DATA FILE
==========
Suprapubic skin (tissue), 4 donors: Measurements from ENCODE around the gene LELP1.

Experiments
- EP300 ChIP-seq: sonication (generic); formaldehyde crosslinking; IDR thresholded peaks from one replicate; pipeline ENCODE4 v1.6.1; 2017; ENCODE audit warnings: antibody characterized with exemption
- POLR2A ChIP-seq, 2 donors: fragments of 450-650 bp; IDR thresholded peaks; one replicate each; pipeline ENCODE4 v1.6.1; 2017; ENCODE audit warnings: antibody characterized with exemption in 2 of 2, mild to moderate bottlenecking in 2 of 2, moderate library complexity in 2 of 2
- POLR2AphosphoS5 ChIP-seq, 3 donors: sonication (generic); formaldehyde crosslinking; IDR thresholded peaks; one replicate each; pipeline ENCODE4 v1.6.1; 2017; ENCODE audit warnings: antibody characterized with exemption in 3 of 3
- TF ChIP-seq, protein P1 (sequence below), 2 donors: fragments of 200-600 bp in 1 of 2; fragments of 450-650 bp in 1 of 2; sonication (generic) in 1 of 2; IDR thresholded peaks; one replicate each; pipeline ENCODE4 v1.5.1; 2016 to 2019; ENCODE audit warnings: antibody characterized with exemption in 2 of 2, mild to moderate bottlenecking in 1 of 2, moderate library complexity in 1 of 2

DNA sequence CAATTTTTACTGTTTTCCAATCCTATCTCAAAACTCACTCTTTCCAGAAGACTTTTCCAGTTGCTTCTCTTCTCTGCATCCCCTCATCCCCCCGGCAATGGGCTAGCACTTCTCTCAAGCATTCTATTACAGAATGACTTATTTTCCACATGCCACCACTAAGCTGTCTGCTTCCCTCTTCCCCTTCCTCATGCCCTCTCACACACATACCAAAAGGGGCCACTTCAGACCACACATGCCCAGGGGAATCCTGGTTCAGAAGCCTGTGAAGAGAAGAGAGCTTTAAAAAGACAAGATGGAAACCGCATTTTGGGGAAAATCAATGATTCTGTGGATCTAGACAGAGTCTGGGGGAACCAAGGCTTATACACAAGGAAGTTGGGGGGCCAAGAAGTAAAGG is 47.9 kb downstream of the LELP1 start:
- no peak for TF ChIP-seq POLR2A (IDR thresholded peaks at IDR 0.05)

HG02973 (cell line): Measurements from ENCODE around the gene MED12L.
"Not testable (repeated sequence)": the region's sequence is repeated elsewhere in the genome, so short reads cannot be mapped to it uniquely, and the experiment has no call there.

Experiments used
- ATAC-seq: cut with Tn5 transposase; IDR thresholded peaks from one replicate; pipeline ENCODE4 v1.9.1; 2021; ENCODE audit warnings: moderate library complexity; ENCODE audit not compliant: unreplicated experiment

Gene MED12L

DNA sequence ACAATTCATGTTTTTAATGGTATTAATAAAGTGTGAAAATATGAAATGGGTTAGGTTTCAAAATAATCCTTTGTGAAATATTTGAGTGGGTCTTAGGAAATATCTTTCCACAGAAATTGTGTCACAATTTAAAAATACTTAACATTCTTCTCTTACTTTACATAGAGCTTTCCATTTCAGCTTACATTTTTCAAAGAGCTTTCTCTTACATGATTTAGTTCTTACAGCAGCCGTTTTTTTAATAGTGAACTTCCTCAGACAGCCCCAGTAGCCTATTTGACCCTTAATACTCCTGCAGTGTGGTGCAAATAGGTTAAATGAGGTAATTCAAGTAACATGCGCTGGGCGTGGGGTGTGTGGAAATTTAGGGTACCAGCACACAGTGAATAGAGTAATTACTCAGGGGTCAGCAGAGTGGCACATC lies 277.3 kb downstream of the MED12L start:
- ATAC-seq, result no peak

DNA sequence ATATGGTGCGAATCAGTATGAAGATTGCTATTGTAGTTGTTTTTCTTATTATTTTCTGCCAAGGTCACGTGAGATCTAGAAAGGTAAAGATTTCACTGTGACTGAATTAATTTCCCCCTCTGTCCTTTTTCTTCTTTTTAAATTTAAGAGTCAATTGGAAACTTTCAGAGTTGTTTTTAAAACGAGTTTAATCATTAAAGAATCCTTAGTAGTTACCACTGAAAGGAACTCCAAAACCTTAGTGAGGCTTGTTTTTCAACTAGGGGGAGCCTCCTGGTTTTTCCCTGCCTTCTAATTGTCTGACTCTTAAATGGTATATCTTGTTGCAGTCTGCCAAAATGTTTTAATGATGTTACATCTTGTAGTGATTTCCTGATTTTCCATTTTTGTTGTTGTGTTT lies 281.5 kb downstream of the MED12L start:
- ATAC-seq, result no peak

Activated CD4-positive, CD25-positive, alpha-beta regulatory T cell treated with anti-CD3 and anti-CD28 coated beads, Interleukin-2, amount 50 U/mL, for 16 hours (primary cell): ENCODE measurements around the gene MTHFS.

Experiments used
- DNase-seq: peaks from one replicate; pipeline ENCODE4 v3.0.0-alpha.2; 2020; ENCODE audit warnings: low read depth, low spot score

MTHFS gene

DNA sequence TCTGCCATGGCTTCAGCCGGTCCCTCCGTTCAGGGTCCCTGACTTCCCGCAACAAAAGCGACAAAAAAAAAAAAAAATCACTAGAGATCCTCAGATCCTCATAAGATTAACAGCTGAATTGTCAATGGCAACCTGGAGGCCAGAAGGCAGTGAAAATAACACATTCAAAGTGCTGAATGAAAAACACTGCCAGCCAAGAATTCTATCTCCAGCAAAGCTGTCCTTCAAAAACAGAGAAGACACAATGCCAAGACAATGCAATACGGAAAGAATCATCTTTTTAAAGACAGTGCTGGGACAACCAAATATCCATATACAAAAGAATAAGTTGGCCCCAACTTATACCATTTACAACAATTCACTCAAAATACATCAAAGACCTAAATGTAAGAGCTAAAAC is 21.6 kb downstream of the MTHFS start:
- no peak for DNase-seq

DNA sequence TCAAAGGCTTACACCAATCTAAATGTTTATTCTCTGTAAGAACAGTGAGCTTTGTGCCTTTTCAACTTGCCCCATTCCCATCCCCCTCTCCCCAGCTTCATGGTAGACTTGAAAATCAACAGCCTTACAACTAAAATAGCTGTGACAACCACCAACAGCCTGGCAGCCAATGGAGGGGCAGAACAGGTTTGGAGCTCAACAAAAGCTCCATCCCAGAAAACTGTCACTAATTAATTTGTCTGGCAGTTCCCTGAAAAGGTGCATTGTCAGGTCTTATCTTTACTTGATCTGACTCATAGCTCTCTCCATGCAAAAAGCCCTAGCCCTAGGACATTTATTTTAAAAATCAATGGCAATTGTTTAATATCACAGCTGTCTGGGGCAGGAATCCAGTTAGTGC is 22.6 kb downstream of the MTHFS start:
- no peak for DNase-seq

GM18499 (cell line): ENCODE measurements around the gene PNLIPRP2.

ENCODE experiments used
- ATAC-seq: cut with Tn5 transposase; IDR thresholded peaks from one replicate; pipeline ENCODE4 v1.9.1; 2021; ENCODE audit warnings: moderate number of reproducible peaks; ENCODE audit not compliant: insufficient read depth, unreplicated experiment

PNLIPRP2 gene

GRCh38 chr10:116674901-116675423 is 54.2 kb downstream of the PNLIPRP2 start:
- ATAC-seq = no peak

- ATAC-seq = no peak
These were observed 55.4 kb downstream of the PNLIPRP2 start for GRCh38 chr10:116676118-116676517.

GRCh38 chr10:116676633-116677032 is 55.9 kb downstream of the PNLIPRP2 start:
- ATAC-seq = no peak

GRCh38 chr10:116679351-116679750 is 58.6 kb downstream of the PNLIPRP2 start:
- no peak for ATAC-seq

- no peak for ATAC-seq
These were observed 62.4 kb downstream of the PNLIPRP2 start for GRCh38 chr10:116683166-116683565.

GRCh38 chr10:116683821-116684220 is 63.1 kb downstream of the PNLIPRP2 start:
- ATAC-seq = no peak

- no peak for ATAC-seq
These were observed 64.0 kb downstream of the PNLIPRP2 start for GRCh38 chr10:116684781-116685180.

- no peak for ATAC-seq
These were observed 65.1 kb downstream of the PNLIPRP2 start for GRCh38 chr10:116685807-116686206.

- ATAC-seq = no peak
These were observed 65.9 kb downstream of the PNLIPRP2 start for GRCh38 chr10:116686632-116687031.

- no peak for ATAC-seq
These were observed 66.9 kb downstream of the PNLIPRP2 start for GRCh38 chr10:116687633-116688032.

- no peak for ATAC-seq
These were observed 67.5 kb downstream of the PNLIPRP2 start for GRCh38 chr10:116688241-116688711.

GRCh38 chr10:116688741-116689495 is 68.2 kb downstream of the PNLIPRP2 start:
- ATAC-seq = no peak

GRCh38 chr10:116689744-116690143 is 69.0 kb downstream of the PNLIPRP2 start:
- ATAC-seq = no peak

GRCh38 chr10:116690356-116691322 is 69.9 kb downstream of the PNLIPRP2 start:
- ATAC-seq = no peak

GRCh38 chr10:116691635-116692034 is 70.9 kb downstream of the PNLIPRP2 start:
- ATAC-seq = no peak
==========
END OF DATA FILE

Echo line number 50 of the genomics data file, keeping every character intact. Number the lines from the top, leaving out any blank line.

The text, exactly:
- no peak for ATAC-seq